All in all, I was happy with JA when I finished it. I thought I had written a game that I would enjoy, which was my goal. I wasn’t sure how many other people would, though. For instance, I know that mathematics is an automatic turn-off for some people. But I was pleasantly surprised (O.K., let’s be honest: I was shocked) at how well the IF community received my very math-heavy game A Beauty Cold and Austere last year. So maybe, I thought, there’s a sizable chunk of the community who would enjoy JA as well, which is really all I could ask for as an author. (And then JA got 7th place, just like ABCA! Wow! And 2nd place in Miss Congeniality - double wow!! It’s far better than I expected when I was writing the game.)
Of course, Junior Arithmancer isn’t really mathematics - if by “mathematics” you mean what mathematicians like me actually do. Arithmetic is to mathematics as spelling is to writing. It forms the building blocks of much of what you do, but as a mathematician or as a writer, it’s not what you actually do.
JA is probably better thought of as a collection of number puzzles. It might not even be too much of a stretch to call it a wordplay game - just one with an unusual alphabet, together with an intricate but well-known mechanism for manipulating the symbols that make up that alphabet. Threediopolis, say, but with different “letters.”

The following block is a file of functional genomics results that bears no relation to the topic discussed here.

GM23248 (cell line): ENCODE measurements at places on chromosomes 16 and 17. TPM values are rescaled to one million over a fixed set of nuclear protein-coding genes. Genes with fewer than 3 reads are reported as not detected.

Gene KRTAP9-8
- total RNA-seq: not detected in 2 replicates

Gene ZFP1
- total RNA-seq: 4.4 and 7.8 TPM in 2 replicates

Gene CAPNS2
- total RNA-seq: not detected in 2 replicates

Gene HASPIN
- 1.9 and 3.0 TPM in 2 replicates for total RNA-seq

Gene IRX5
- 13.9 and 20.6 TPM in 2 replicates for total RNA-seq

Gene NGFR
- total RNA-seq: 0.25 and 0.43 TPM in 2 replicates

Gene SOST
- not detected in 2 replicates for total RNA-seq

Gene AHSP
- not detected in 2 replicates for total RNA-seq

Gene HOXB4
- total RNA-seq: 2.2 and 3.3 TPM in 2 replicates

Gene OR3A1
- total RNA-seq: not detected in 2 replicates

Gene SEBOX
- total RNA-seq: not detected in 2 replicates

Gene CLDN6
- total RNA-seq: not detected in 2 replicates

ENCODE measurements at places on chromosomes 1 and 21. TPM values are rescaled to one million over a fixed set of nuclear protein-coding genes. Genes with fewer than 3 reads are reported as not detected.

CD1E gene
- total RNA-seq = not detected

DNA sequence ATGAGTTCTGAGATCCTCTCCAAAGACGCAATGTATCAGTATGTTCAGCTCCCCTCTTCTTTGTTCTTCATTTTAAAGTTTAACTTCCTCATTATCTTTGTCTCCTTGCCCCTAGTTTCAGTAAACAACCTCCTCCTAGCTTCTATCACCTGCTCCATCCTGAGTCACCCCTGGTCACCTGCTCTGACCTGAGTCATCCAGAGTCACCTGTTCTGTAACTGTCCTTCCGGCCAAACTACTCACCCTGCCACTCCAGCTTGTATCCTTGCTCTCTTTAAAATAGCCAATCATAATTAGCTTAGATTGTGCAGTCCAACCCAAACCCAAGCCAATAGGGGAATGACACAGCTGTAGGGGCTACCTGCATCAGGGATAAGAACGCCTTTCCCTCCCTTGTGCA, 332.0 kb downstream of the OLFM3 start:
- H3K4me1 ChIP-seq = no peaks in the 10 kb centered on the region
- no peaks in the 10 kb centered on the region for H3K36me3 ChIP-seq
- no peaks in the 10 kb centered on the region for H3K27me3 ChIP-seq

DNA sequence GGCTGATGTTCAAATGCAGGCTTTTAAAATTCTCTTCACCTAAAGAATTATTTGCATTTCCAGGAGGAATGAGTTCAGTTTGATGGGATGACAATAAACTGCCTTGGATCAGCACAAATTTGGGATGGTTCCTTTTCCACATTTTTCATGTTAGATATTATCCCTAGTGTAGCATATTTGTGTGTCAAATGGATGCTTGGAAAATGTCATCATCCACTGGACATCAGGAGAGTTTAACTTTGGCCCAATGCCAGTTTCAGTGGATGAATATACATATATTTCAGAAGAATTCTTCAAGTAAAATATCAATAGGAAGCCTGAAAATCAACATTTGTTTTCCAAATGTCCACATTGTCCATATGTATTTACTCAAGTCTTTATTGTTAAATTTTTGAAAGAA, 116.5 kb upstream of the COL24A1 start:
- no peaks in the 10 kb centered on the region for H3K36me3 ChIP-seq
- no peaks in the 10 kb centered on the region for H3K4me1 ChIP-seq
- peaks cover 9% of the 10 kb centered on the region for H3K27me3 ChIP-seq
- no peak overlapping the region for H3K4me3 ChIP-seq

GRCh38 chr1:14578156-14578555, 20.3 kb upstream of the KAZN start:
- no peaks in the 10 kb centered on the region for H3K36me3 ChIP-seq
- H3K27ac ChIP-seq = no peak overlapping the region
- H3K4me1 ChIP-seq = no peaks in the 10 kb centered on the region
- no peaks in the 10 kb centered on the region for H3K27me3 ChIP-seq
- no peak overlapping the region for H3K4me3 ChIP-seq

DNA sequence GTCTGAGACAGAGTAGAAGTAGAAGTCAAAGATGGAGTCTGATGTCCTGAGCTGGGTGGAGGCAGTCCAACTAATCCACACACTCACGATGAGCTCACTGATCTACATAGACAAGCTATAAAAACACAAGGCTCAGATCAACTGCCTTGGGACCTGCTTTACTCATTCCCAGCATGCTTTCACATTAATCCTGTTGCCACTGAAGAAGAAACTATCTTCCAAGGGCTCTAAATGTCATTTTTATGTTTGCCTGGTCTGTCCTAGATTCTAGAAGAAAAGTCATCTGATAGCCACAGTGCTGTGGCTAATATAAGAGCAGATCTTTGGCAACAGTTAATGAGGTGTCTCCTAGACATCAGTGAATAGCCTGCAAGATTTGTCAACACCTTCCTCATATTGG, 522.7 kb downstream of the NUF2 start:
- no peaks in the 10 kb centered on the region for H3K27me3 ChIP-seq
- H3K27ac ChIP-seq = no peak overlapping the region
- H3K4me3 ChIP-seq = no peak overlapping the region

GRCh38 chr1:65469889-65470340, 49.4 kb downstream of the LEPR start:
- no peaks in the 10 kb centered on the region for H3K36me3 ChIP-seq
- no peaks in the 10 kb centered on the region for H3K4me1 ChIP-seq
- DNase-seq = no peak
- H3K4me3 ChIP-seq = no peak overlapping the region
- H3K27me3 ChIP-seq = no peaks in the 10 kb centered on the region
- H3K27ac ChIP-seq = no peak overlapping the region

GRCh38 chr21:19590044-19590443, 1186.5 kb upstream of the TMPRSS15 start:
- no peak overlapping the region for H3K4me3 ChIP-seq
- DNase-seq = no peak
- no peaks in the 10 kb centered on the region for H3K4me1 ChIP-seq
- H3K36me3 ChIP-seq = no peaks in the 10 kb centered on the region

Before I end this postmortem, a confession: When I replayed Junior Arithmancer all the way through last week for the first time since the Comp started, I did not remember how to solve all the puzzles. (Is that funny, or sad, or comforting - for a player, to know the author doesn’t remember how to solve all the puzzles?) I knew that would happen, though: It happened every time I tested the game after putting it down for a while. For instance, I totally forgot how to do zeta(2) in five spells, and I had to think for a while on sqrt(3) as well. Even though I remember the logic for producing the color scheme, I still had to reason through how to solve the pale azure, gray with a hint of violet, and rainbow tasks. Also, I cannot ever remember exactly how to get a number larger than two billion. I really had to think carefully through that one. I know the structure of JA makes this kind of thing more likely, but I wonder how many times an author has forgotten how to solve some of the puzzles in their own game.
Also, I just posted Release 2 of JA on the IFDB. It adds a little more hinting at the beginning, corrects an interesting bug, and increases the number of bonus points available.
Finally, to all of you who tried Junior Arithmancer: Thanks for playing my game.